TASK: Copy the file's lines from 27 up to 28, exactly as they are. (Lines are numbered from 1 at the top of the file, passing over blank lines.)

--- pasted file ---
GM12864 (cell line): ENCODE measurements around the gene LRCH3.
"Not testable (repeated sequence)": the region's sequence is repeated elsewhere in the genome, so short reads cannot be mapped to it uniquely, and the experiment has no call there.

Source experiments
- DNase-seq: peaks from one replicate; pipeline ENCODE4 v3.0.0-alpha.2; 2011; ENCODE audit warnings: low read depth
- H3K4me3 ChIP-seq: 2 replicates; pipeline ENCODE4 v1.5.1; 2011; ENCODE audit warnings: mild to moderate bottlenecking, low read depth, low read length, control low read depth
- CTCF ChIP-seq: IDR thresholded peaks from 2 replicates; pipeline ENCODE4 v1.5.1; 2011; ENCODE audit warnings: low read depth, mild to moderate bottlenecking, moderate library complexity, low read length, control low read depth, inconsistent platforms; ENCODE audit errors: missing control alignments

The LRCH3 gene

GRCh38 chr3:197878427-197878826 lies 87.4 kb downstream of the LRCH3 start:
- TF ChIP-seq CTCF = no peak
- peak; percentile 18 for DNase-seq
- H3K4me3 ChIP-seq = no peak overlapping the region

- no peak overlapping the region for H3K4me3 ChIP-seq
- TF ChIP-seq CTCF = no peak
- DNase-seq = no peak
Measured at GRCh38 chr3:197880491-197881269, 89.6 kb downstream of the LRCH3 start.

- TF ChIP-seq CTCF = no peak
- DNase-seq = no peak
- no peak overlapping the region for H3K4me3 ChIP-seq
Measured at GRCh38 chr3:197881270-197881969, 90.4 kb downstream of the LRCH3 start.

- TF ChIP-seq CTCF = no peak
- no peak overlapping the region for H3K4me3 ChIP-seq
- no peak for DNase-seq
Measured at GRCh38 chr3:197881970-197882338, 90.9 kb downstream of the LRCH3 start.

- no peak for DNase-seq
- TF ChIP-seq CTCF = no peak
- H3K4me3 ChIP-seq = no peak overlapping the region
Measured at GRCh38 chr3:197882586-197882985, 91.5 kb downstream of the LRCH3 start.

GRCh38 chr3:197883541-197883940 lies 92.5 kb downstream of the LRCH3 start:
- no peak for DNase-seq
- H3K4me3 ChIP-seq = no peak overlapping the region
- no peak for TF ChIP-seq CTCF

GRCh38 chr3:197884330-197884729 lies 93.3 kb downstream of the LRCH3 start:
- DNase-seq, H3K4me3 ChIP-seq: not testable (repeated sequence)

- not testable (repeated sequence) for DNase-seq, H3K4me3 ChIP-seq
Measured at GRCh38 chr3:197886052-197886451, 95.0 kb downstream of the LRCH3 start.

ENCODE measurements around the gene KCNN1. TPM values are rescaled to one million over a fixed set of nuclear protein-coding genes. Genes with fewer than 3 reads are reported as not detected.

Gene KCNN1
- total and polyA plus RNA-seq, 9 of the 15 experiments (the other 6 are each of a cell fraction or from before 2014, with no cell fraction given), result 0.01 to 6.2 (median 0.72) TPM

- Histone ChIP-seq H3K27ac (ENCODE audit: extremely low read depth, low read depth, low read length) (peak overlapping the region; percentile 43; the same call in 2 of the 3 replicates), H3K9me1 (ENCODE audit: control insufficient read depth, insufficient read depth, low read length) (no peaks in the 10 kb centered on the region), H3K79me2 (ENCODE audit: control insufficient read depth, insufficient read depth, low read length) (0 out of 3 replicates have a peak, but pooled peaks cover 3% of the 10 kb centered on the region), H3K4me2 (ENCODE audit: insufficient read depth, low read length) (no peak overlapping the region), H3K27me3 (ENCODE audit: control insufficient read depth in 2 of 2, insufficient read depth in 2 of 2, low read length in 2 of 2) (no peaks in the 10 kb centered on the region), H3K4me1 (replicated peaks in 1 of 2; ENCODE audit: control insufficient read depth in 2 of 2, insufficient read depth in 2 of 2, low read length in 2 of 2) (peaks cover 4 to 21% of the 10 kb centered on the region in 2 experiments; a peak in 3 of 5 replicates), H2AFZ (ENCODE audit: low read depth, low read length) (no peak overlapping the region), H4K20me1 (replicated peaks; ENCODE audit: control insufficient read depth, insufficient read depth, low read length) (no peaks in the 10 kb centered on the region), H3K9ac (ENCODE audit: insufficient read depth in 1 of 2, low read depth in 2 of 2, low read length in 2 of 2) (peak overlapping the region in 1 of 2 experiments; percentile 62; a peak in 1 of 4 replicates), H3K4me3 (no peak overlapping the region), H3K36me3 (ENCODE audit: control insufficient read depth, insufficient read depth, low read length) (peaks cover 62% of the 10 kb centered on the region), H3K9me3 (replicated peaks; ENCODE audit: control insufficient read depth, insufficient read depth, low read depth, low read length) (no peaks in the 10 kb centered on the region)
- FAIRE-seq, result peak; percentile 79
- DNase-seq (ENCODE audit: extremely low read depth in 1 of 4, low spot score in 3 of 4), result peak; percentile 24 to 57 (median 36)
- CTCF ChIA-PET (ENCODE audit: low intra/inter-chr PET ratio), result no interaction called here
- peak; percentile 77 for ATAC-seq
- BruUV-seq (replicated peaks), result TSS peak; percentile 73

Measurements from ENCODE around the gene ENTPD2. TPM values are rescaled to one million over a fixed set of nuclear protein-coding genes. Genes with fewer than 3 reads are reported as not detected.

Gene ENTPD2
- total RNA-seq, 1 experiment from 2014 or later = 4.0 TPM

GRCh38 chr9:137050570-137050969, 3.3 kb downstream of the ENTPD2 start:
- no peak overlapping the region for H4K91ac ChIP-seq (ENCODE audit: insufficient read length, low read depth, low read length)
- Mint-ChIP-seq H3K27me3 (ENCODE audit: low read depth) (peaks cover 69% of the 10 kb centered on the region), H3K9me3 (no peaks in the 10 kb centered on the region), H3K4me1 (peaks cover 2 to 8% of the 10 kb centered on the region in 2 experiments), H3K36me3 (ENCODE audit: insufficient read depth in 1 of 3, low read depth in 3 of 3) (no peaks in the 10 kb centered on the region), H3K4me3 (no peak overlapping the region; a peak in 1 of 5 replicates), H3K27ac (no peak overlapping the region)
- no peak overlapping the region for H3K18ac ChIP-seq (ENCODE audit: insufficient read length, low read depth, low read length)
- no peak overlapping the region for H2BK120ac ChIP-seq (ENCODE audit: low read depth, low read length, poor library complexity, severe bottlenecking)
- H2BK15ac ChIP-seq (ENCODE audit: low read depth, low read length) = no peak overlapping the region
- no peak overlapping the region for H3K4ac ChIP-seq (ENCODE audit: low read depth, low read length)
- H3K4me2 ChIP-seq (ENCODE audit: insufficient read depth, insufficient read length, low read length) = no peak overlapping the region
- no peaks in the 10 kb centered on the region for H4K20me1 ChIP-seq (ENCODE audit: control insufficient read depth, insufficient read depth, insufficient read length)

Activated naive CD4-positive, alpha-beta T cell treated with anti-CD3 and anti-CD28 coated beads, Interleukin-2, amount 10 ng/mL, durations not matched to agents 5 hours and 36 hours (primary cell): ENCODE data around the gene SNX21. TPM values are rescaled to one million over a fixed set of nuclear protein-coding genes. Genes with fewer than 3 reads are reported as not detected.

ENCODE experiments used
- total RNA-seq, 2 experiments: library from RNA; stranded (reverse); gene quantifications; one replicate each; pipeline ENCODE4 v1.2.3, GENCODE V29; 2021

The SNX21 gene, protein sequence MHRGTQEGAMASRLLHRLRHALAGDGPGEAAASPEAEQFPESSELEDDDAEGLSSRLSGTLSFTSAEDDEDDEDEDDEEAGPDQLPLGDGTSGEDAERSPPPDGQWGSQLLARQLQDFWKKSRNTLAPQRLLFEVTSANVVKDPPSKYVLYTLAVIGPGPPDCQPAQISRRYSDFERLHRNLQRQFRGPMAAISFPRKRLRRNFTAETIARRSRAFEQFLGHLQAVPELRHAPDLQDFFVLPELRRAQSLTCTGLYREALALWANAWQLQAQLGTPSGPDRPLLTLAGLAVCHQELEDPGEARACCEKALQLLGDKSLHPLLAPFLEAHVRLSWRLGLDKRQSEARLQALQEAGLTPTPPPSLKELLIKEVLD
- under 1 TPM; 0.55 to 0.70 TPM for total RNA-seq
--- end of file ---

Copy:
Measured at GRCh38 chr3:197882586-197882985, 91.5 kb downstream of the LRCH3 start.

GRCh38 chr3:197883541-197883940 lies 92.5 kb downstream of the LRCH3 start: